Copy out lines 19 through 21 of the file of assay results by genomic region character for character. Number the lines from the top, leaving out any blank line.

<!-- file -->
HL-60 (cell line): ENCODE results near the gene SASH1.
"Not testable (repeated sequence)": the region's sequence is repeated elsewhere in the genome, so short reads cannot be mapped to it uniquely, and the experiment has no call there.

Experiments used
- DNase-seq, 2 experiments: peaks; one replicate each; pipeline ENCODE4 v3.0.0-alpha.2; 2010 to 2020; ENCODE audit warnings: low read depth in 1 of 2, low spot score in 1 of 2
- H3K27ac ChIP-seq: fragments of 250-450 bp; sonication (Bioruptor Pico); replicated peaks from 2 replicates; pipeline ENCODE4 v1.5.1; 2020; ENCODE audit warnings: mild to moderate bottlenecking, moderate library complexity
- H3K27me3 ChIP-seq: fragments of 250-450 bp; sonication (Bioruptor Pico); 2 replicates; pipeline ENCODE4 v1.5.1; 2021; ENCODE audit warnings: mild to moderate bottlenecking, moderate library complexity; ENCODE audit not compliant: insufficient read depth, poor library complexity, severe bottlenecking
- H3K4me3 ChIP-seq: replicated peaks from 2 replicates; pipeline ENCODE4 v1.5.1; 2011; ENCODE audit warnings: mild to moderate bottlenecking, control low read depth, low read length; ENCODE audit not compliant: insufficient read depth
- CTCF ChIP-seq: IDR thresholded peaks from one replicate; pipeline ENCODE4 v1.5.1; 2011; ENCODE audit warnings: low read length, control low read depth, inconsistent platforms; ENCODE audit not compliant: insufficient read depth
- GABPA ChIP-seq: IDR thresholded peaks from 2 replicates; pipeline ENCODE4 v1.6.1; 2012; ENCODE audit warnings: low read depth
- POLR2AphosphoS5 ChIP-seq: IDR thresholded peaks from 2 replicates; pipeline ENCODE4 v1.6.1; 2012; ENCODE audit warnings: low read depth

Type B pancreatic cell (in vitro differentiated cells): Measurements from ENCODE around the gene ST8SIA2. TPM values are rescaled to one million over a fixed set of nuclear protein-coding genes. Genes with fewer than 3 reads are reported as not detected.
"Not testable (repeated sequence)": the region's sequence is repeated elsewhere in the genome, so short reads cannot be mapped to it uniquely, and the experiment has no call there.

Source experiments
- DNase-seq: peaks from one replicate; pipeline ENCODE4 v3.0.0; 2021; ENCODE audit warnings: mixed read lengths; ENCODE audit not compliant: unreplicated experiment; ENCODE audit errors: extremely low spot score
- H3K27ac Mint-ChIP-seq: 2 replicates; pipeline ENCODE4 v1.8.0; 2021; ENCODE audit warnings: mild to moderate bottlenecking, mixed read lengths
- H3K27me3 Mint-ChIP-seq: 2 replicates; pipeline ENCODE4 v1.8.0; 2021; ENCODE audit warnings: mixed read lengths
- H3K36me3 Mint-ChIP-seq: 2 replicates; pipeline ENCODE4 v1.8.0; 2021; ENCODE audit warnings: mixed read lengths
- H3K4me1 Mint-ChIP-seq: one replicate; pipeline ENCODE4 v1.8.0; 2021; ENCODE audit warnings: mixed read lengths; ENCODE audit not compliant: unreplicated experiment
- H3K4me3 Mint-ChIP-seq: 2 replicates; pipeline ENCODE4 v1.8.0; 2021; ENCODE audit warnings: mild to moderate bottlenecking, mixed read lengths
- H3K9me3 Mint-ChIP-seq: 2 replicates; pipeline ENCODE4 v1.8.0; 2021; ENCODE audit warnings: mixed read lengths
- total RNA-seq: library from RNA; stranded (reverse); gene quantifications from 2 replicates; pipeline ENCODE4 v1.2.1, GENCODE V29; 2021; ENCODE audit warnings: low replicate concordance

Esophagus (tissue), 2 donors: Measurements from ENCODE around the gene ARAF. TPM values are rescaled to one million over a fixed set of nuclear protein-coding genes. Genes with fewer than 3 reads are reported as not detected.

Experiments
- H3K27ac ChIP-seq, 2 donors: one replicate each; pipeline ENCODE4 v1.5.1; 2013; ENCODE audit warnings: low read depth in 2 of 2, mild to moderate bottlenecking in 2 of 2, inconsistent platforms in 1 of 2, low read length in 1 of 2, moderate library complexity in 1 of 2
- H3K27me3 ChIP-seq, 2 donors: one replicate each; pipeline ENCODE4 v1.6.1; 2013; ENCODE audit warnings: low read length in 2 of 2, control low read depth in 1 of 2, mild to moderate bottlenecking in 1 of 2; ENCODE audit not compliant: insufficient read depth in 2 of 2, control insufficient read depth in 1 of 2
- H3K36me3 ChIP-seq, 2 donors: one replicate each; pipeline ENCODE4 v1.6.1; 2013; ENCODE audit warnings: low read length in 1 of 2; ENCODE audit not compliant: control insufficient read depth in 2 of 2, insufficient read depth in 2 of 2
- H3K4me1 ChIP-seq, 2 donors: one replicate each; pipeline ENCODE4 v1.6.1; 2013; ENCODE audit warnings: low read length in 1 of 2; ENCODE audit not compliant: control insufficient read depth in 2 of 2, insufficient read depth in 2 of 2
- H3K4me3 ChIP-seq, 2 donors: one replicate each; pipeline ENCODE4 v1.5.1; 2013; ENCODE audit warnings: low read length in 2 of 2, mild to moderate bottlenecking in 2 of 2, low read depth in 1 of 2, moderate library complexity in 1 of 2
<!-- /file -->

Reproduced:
- H3K4me3 Mint-ChIP-seq: 2 replicates; pipeline ENCODE4 v1.8.0; 2021; ENCODE audit warnings: mild to moderate bottlenecking, mixed read lengths
- H3K9me3 Mint-ChIP-seq: 2 replicates; pipeline ENCODE4 v1.8.0; 2021; ENCODE audit warnings: mixed read lengths
- total RNA-seq: library from RNA; stranded (reverse); gene quantifications from 2 replicates; pipeline ENCODE4 v1.2.1, GENCODE V29; 2021; ENCODE audit warnings: low replicate concordance